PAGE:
Generators are often deployed alongside UPS systems in datacentre environments. In applications like this, the UPS provides protection when mains power is present, and a backup battery set to power through small power outages or at least until the standby power generator power up to speed. Generator manufacturers are evolving their backup power sets to become more environmentally friendly in terms of emissions (fumes and noise), efficiency (fuel burn) and the type of fuel they can be run with.
That aside, one of the most interesting developments for UPS systems is its energy storing battery set. In an uninterruptible power supply, the battery of choice has traditionally been a valve-regulated lead acid (VRLA) type. This type of lead acid battery is most suited to a standby power application where it is called on infrequently to discharge either completely or to cover a generating set power up.
New battery technologies including Lithium-ion (Li-ion) provide an alternative energy storage source and a range of new backup power configurations. This is because Lithium-ion batteries are more suited to fast charge/recharge cycles and are the choice for nearly all Local Energy Storage (LES) systems as well as electric vehicles and smart phones and tablets.
When Li-ion batteries are installed with a UPS system, more potential applications open up. These run from use of the UPS system and its batteries to generate revenue through National Grid Demand Response type programmes to running the UPS system as a Virtual Power Plant (VPP). In the latter scenario, the UPS system Li-ion battery is charged overnight at the lowest cost electricity tariff and use during the day to power applications that would otherwise be running on higher tariff electricity supplies.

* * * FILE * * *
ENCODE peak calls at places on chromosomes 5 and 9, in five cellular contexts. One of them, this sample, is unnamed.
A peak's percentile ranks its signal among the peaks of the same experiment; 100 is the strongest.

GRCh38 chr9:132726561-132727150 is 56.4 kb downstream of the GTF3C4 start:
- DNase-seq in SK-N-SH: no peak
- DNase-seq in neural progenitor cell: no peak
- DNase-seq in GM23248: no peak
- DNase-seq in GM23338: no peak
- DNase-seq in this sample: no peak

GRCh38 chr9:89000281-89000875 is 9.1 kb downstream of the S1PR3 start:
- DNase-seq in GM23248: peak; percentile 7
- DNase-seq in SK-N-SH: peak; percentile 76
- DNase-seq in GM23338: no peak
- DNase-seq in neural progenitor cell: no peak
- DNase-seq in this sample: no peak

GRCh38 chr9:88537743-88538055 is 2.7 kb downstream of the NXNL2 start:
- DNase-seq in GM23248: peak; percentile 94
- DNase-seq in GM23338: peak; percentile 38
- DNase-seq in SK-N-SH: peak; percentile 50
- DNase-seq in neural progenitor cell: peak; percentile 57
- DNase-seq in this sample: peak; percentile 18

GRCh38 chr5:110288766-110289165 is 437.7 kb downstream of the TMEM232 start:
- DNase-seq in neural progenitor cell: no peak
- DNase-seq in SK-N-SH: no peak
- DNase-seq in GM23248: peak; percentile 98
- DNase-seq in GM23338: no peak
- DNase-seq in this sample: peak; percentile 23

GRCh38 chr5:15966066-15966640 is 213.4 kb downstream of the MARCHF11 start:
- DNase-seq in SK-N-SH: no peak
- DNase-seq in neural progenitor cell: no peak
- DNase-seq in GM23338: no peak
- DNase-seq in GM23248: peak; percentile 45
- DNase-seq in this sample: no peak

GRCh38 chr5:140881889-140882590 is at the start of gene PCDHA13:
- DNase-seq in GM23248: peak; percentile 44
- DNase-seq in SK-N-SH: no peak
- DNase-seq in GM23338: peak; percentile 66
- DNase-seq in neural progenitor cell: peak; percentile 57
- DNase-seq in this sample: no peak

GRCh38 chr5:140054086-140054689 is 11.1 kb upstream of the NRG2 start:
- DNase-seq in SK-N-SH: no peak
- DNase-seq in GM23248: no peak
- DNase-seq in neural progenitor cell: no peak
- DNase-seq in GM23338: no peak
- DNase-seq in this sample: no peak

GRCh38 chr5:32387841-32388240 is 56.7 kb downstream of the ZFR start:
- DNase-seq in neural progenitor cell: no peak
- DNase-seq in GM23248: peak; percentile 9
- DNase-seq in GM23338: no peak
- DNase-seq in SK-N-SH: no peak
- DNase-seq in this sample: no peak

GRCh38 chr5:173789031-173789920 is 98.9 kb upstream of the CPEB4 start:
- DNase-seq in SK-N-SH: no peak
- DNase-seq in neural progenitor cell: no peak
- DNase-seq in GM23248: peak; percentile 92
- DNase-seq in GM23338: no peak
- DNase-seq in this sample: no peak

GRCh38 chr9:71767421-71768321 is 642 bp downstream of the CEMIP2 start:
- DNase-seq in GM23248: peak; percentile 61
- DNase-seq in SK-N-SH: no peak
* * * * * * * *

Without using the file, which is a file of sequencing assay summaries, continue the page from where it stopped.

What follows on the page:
For Co-location datacentres, UPS systems can generate extra revenue when given the secondary duty of supporting a national grid. The Eaton ‘UPS as a Reserve’ can be applied to legacy as well as new-build UPS installations, as reported in Mission Critical Power – https://missioncriticalpower.uk/eaton-reports-pilot-success-ups-reserve/.
Whilst the demand for datacentres continues to grow there are now new drivers pushing organisations to install more sophisticated on-site server rooms and network facilities. Edge computing is one aspect of this which couple with the Internet of Things and Industrial Internet will lead to a greater deployment of smaller backup power solutions on company premises. Without this, such organisations could lose the competitive edge that will be required to compete in the next decade through efficient data capture, storage, analysis and sharing on a 24/7 basis and from anywhere in the world.
Energy storage system deployment is also rising rapidly coupled to a wider use of renewable power generation technologies including solar PV and wind turbine installations. Local energy storage systems allow companies and organisations to become more grid independent and to power their systems using energy generated renewably and then stored onsite in their own Lithium-ion energy storage solutions.